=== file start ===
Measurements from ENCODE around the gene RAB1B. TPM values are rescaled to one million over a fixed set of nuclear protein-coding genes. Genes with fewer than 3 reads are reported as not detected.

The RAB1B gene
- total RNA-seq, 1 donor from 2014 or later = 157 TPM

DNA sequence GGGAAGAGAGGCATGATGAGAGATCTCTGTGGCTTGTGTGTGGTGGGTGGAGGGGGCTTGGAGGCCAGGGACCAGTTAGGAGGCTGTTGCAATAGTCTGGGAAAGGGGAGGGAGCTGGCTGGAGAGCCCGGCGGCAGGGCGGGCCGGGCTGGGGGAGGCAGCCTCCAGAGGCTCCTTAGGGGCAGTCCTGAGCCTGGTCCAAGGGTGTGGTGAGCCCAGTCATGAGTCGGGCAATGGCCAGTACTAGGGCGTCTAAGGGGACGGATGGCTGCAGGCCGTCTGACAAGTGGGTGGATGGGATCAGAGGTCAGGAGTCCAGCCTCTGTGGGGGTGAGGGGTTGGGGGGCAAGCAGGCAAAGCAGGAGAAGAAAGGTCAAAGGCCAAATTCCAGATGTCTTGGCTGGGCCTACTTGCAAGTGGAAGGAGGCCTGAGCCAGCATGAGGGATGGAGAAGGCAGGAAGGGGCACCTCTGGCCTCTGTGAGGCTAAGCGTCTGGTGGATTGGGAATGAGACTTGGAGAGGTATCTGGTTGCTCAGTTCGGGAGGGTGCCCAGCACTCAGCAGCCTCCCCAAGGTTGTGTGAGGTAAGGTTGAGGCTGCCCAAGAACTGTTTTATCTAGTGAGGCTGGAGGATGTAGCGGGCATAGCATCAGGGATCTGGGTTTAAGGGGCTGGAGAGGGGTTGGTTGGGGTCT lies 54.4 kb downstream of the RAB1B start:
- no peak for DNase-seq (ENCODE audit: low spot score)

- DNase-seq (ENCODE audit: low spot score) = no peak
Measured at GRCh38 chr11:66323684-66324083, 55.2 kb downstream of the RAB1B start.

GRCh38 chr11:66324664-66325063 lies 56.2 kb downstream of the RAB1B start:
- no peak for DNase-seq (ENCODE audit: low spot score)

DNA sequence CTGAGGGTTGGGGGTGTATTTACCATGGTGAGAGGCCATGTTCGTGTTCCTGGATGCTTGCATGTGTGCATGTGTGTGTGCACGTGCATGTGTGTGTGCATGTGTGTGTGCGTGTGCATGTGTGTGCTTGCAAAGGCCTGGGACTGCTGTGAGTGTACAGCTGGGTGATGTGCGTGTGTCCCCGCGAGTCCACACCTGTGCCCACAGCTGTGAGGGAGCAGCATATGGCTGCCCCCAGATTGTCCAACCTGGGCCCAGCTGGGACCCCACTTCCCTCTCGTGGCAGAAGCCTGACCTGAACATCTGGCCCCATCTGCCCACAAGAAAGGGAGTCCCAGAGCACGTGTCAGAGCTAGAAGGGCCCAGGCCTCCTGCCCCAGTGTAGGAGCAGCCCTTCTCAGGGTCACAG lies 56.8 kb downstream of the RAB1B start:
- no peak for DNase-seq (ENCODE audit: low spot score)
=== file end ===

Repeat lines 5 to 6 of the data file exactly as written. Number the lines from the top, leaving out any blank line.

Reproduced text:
- no peak for DNase-seq (ENCODE audit: low spot score)

- DNase-seq (ENCODE audit: low spot score) = no peak